Leaving the cinema, I couldn’t help but feel a little riled. It’s not a bad film but the finished piece felt somehow beneath Del Toro; very much a middling effort devoid of real impact. As stated, the film is visually pleasing (even if a few of the CGI effects’ reach exceeded their grasp) and the sound design is wonderful but the narrative is a little worn and trite. The truth is, if you haven’t seen a lot of gothic romance/horror or aren’t familiar with the classics then Crimson Peak will be a far greater source of entertainment for you. To my mind it felt akin to a remake of a foreign language hit. All the notes and elements were in place but retreading familiar ground produced a slightly disappointing lacklustre effect. Again, it’s not that Crimson Peak is a bad movie, I’ve just seen far superior versions and while Del Toro has referenced and recreated them with tender care, he hasn’t really produced anything new or innovative.

**Spoiler paragraph**
On top of that, after an hour and a half set up, the final act feels somewhat rushed. Obviously as key information is revealed the plot has to spool faster and faster to a conclusion but in doing so, it made the build-up seem plodding and bloated in hindsight. The final chase is brilliantly tense and with all of Chastain’s coiled rage unleashed in full shrieking glory, it’s a haunting and gripping finish. What’s more, it’s very refreshing that a film with two strong female roles doesn’t end up with one of them being saved by a man (well, not entirely); ensuring Wasikowska’s Edith remains a pleasingly strong and capable individual from start to finish. Having said that, with the supernatural taking a backseat the final third feels a touch unsatisfying and anti-climactic.

And yet the more I think on the film, the harder it is to say exactly where it puts a foot wrong. At the end of the day, it comes down to personal enjoyment, which in turn relies heavily on your own understanding, appreciation and knowledge of the greats that have paved the way for and inspired this release.


Release Date:
16th October 2015

The Scene To Look Out For:
Regular readers will know I’m not a fan of horror. But that’s not entirely accurate, I just don’t like jump-scares. Violence, gore, suspense, they’re all arguably fine, it’s just the extremely abrupt loud noise accompanied by a flash of bright or gruesome imagery that I have problems with. Interestingly, while this film has plenty of jump-scares, it focuses more on maintaining an eerie atmosphere. And everything that takes place within Allerdale Hall is masterfully executed – possibly owing to the fact that the entire manor is an actual working set, rather than a series of unconnected rooms and green screens.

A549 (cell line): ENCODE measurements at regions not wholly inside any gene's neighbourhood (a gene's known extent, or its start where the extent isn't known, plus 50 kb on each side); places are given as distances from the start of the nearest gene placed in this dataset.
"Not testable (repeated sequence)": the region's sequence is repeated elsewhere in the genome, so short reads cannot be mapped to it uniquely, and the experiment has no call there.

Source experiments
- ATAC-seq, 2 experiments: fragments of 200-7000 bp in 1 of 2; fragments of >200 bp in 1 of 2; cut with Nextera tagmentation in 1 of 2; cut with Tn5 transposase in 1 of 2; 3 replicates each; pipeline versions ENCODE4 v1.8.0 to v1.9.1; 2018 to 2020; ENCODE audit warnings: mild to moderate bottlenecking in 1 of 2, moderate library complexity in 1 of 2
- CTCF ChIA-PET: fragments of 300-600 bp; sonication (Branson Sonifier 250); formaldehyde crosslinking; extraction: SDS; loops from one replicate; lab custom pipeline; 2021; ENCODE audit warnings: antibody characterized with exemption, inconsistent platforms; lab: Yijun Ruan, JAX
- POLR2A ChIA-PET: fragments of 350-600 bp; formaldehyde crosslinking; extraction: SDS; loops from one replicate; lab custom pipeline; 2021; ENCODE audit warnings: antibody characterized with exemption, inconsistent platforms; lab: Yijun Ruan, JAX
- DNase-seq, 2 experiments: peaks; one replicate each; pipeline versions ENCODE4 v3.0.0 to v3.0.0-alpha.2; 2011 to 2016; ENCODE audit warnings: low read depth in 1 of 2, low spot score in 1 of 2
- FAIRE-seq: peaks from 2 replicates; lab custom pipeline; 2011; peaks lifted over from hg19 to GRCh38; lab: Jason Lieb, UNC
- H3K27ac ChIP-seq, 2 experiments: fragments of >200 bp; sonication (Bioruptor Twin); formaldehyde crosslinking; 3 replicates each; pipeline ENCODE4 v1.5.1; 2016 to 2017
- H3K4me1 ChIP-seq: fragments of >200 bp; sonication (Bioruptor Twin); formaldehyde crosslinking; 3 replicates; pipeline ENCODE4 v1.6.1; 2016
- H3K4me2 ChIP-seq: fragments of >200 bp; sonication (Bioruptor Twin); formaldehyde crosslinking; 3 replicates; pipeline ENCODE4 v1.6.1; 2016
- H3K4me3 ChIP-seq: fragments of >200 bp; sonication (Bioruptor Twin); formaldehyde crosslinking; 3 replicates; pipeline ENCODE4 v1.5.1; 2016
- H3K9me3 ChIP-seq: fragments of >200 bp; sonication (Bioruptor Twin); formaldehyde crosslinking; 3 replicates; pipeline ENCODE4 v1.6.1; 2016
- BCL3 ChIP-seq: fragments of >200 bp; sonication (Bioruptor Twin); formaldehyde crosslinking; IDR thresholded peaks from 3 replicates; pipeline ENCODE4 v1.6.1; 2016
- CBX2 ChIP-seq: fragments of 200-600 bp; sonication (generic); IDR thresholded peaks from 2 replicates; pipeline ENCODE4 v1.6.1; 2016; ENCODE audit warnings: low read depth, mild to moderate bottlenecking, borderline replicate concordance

Notable Characters:
People have been raving about Jessica Chastain for a while now and I’ve not got it. This can happen with a lot of rising talent, they just overwhelm every release and you’re expected to appreciate them for the wonders they are. Some become iconic (Tom Hardy) while others highlight their limited range (Sam Worthington). Chastain had yet to prove herself to me, so I couldn’t make my mind up. I admit she’s very capable and was impressive in The Martian but nothing standout. Until now. This is the film where I finally get it. I wouldn’t say she’s had a chance to really open up as an actor with her previous releases but the passion, madness and fury demonstrated here is just sublime. I can’t praise her highly enough.

Highlighted Quote:
“The red clay bleeds through the snow, hence Crimson Peak”

In A Few Words:
“An ambiguous release; some will love it while others will feel it stays in the shadows of those it emulates”

Total Score:

3/5

Cinema City Film Quiz #152

[11 October 2015]


Winning Team:
John Carpenter Of Mars
Genre – John Carpenter gets stranded on Mars with Jason Statham and they have to save the world

Runners Up:
You Gotta Be Stogin’ Kidding!
Genre – A quiz team suspect their quizmaster may be more than he seems..
Beachball Aliens
Genre – French New Wave
Steam Boat Willies
Genre – If you like boats and animated mice, you can’t go wrong